Today’s article is more of a rhetorical question, so I pose it as an open forum style opportunity to generate discourse and provide food for thought as we reflect on our own practices. As educators, we strive to both care VS prepare for our students emotionally for their futures mentally, but this can often become a blurred line. How do we find the balance between ensuring we are caring for our students but in a way that does not hinder their preparation for the future?
I have been observing a new teacher who has been struggling with her theatre class. Due to the often distorted perception of arts education, this class has become a dumping ground for students who are discipline problems, in need additional credits, or are struggling with the traditional educational setting, so needless to say these are not necessarily students who want to be in theater class but a compilation of students who are essentially forced to be there for whatever reason. Through my observations I have seen some great teaching, but the one thing that made me really reflect on my own practice was the subliminal and often subconscious messages we are sending to our students.
The following scenarios have spawned this inquiry:
The teacher is trying to conduct a lesson on storyboarding, however the students are rambunctiously talking and misbehaving. There are approximately 6 students paying attention and truly investing the time and attention to the lesson. The teacher poses a question, a student raises his hand and is called upon, as he attempts to respond to the teachers inquiry, the teacher ignores the response to scold other students for being disruptive.
This happens multiple times, and each time the student attempts to follow protocol, raise his hand and wait to be called upon, and each time the teachers’ attention is diverted to tend to the disrespectful students. Eventually the young man stops trying and joins in on the disruptive behavior and is promptly scolded. What message have we sent to this student?
Student A is a good student, comes to school, participates, completes homework, is attentive, and hardworking consistently responds to teacher inquiry. Student B rarely attends, chooses not to participate, does not complete assignments, slouches on the chair, causes disruptions, and habitually ignores the teacher.
During one lesson, student A thoughtfully responds to the teacher’s question engaging in critical thinking and metacognition, the response is greeted with monotoned acceptance relayed with a demeanor that the response was expected and the teacher quickly moves on. Student B responds to the next teacher inquiry with a lackadaisical reply, little thought process, on the verge of being incorrect, yet the teacher praises the effort, compliments the attempt, and explains to the class that this is great work. We have all been here. Our motivated students receive less and less attention because their participation becomes an expectation, whereas our less motivated students receive an overwhelming display of praise in hopes it will keep them participating.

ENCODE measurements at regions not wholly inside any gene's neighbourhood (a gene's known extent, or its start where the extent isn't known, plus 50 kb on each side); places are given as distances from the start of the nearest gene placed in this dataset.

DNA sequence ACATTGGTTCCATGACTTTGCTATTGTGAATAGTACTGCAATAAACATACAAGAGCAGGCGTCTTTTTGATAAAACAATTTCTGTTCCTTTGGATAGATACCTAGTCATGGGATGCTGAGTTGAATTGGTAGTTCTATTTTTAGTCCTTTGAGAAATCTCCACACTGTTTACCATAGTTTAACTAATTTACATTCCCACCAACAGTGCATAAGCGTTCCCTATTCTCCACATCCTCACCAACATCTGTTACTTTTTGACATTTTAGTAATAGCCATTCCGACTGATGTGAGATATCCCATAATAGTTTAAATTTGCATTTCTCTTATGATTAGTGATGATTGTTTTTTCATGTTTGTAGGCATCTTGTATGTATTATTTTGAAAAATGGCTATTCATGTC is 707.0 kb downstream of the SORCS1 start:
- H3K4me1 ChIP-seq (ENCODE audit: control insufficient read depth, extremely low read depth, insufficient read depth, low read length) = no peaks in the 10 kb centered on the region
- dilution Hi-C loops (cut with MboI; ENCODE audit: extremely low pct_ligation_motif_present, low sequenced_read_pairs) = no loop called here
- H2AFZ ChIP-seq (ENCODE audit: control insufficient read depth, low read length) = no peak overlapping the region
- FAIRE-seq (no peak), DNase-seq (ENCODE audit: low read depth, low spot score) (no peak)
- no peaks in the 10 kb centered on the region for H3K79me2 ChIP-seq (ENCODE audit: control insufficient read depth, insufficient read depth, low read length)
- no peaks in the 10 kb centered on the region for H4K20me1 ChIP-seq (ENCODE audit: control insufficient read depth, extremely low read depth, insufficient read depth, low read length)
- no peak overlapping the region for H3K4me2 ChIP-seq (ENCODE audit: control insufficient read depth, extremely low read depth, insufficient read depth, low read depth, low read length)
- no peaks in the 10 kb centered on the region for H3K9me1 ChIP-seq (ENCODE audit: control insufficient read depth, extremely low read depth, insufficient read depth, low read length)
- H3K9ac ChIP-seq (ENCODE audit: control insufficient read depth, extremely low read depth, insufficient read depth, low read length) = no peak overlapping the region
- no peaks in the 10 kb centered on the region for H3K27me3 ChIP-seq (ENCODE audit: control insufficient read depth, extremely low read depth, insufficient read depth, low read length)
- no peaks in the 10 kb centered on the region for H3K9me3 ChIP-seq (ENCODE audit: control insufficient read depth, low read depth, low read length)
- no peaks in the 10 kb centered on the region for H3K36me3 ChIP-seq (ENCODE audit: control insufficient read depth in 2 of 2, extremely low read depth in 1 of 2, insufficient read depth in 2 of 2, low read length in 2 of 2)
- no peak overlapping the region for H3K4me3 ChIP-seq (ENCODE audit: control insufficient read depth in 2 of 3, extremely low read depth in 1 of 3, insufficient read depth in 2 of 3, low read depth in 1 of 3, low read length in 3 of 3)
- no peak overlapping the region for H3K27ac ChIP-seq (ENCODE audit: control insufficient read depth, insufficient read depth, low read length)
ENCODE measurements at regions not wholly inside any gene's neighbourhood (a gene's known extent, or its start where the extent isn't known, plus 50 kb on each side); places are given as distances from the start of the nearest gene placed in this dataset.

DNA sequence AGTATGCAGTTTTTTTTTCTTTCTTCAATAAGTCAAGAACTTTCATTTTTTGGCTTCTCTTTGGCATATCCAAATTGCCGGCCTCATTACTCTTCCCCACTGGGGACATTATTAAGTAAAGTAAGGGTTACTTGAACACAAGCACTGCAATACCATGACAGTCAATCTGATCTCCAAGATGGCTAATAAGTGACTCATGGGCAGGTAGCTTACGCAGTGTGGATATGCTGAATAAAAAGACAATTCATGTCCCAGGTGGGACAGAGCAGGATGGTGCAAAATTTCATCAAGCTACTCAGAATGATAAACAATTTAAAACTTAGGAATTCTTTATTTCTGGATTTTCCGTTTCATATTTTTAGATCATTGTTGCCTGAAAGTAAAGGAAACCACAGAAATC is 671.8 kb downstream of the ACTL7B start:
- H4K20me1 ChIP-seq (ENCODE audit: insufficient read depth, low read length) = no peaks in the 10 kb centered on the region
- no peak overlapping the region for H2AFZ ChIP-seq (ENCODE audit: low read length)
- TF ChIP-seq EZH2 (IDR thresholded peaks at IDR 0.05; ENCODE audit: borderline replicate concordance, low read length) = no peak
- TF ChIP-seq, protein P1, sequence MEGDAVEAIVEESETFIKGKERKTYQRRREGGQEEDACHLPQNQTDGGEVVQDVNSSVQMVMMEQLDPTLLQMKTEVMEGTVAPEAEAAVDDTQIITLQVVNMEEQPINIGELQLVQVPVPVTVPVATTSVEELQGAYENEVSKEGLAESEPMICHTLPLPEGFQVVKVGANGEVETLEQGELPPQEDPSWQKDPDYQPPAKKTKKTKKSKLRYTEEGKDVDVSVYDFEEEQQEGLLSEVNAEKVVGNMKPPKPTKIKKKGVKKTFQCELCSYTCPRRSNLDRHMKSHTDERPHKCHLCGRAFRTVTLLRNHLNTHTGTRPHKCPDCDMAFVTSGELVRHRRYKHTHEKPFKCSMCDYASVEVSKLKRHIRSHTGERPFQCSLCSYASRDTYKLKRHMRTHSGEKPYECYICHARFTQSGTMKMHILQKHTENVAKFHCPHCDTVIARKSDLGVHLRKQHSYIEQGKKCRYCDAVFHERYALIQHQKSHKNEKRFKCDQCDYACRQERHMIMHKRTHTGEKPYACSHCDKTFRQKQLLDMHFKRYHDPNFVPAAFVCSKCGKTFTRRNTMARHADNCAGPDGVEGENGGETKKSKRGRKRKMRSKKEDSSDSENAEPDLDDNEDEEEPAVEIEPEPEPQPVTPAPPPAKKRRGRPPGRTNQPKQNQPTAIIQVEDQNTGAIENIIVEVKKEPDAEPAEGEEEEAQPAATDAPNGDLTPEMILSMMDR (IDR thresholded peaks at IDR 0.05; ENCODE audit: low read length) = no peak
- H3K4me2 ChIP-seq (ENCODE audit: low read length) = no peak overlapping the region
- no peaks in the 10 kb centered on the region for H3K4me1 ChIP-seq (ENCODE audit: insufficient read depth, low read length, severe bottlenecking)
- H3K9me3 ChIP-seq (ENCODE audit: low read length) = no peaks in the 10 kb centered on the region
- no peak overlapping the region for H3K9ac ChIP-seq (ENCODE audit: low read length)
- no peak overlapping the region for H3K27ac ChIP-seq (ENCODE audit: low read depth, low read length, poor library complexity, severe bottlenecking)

What messages are we sending to our motivated students?
Although I do not have an answer for how to approach either of these scenarios, I know that we all have been placed in these situations at some point during our tenure. We need to be cognizant of these instances, and we need to be caring and preparing equally, albeit it is easier said than done.
As you go through this next week I encourage you to reflect on how, when, and where you offer praise, and more importantly to who? How do you keep your motivated students continually motivated, and how do you respond to your less motivated students?
Piquès & Pirouettès
Next week: Teacher Talk
Since we have five weeks in September, this last article will be an additional teacher talk.
How Do You Grade?
Grading philosophies vary with each teacher, each subject, each school. We have to assess our students, it’s our job…but so often letters and numbers are confused with authentic learning. Just because students receive a C doesn’t mean they didn’t learn, and just because they receive an A doesn’t mean they did. So, how do you grade?
Typhani Harris is a dance educator and mentor teacher who has been on the boards of both the California Association for Health, Physical Education, Recreation, and Dance (CAHPERD) and California Dance Education Association (CDEA). Recently, she has made a cross-country move and is now an instructional coach in Brooklyn, New York. Having begun as a high school English teacher, it has been her mission to bring theory and research into the traditional dance class, and in 2009 she won the Music Center’s Bravo award for excellence in Arts Education. Typhani is currently on a mission to help teachers Stop Teaching and Start Reaching their students, check out the unTeacher Lab at stopteaching.org